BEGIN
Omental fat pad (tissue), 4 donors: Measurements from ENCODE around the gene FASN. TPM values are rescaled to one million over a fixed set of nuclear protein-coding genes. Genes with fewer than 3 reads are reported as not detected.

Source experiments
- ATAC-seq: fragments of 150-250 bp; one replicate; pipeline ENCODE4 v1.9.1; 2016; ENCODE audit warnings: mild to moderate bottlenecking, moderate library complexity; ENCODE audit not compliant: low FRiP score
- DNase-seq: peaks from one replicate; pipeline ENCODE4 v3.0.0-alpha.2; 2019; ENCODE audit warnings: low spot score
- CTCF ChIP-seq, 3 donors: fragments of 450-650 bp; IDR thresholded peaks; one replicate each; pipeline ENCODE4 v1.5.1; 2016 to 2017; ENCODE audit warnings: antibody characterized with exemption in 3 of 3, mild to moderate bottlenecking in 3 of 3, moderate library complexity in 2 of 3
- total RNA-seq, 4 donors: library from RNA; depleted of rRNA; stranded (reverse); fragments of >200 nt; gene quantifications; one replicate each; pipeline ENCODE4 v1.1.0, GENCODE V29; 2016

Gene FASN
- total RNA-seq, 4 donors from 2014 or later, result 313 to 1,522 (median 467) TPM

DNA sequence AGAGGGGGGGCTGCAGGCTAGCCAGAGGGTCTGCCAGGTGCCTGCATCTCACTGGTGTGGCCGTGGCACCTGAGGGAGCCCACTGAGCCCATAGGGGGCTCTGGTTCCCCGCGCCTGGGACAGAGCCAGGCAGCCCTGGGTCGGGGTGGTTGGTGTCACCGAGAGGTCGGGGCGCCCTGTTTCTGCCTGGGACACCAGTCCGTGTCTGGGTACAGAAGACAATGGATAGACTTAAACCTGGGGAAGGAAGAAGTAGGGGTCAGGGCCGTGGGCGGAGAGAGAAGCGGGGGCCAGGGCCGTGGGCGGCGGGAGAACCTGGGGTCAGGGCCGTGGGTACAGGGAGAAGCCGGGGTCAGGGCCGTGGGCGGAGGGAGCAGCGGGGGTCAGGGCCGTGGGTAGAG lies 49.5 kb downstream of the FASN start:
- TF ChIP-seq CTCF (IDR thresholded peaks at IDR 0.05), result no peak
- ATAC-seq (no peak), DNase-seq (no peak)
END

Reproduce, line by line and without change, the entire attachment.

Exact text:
Omental fat pad (tissue), 4 donors: Measurements from ENCODE around the gene FASN. TPM values are rescaled to one million over a fixed set of nuclear protein-coding genes. Genes with fewer than 3 reads are reported as not detected.

Source experiments
- ATAC-seq: fragments of 150-250 bp; one replicate; pipeline ENCODE4 v1.9.1; 2016; ENCODE audit warnings: mild to moderate bottlenecking, moderate library complexity; ENCODE audit not compliant: low FRiP score
- DNase-seq: peaks from one replicate; pipeline ENCODE4 v3.0.0-alpha.2; 2019; ENCODE audit warnings: low spot score
- CTCF ChIP-seq, 3 donors: fragments of 450-650 bp; IDR thresholded peaks; one replicate each; pipeline ENCODE4 v1.5.1; 2016 to 2017; ENCODE audit warnings: antibody characterized with exemption in 3 of 3, mild to moderate bottlenecking in 3 of 3, moderate library complexity in 2 of 3
- total RNA-seq, 4 donors: library from RNA; depleted of rRNA; stranded (reverse); fragments of >200 nt; gene quantifications; one replicate each; pipeline ENCODE4 v1.1.0, GENCODE V29; 2016

Gene FASN
- total RNA-seq, 4 donors from 2014 or later, result 313 to 1,522 (median 467) TPM

DNA sequence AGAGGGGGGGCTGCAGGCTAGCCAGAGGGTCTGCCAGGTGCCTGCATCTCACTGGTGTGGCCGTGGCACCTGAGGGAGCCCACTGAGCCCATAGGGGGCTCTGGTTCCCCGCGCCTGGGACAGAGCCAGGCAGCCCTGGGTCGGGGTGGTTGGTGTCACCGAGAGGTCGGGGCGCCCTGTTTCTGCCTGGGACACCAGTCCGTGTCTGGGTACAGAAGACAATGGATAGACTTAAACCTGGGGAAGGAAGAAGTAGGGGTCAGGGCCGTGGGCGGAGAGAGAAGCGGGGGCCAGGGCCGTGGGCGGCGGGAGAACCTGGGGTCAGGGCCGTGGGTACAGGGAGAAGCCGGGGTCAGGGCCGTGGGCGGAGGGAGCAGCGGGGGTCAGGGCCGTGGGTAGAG lies 49.5 kb downstream of the FASN start:
- TF ChIP-seq CTCF (IDR thresholded peaks at IDR 0.05), result no peak
- ATAC-seq (no peak), DNase-seq (no peak)